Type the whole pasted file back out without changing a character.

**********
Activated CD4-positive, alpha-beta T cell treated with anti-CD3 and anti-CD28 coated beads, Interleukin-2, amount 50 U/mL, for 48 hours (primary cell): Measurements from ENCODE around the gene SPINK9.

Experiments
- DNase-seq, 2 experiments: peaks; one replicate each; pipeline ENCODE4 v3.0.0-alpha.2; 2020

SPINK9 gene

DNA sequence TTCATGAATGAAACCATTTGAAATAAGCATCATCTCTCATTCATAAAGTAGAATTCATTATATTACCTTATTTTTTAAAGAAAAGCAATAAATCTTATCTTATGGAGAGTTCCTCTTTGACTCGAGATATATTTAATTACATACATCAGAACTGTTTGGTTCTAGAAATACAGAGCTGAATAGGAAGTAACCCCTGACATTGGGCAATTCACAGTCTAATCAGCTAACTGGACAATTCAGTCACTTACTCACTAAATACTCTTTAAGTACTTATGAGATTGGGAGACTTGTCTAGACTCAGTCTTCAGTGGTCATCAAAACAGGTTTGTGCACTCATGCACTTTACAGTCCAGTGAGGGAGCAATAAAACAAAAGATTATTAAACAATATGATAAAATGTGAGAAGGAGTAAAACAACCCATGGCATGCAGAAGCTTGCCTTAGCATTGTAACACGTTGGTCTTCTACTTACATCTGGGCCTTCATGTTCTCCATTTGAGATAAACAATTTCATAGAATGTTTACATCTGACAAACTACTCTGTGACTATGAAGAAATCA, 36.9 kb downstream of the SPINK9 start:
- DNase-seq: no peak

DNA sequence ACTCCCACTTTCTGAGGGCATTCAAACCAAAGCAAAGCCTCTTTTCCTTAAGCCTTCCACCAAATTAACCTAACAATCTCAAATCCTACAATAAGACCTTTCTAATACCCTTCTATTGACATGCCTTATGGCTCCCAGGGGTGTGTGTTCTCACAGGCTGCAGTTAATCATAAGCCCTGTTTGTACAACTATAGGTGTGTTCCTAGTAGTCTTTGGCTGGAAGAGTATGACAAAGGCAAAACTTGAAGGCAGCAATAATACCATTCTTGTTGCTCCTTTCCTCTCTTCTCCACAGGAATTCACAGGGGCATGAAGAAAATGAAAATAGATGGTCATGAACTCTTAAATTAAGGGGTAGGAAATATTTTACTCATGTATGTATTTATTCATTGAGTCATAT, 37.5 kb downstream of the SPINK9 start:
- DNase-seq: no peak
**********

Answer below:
Activated CD4-positive, alpha-beta T cell treated with anti-CD3 and anti-CD28 coated beads, Interleukin-2, amount 50 U/mL, for 48 hours (primary cell): Measurements from ENCODE around the gene SPINK9.

Experiments
- DNase-seq, 2 experiments: peaks; one replicate each; pipeline ENCODE4 v3.0.0-alpha.2; 2020

SPINK9 gene

DNA sequence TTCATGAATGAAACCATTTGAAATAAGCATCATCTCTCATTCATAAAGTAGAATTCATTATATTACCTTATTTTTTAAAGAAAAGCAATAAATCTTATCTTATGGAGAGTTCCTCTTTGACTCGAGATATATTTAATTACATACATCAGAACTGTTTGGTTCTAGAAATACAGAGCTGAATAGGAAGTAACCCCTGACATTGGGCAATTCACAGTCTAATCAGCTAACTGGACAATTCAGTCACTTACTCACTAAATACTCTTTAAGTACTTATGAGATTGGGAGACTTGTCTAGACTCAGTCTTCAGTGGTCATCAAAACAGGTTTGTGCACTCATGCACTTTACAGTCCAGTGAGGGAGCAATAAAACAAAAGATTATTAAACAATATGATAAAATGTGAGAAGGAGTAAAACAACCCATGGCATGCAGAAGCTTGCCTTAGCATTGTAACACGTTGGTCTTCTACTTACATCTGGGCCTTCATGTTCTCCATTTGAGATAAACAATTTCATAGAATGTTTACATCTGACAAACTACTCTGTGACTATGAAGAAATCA, 36.9 kb downstream of the SPINK9 start:
- DNase-seq: no peak

DNA sequence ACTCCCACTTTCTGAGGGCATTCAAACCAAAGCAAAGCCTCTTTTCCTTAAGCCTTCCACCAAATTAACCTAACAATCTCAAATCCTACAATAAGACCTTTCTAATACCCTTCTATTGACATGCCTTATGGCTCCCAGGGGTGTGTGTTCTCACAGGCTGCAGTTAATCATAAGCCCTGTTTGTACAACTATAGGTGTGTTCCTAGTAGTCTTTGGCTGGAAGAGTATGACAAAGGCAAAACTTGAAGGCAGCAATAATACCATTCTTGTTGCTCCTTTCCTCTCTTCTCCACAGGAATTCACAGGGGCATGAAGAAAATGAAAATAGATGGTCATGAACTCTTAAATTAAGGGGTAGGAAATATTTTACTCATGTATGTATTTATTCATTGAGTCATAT, 37.5 kb downstream of the SPINK9 start:
- DNase-seq: no peak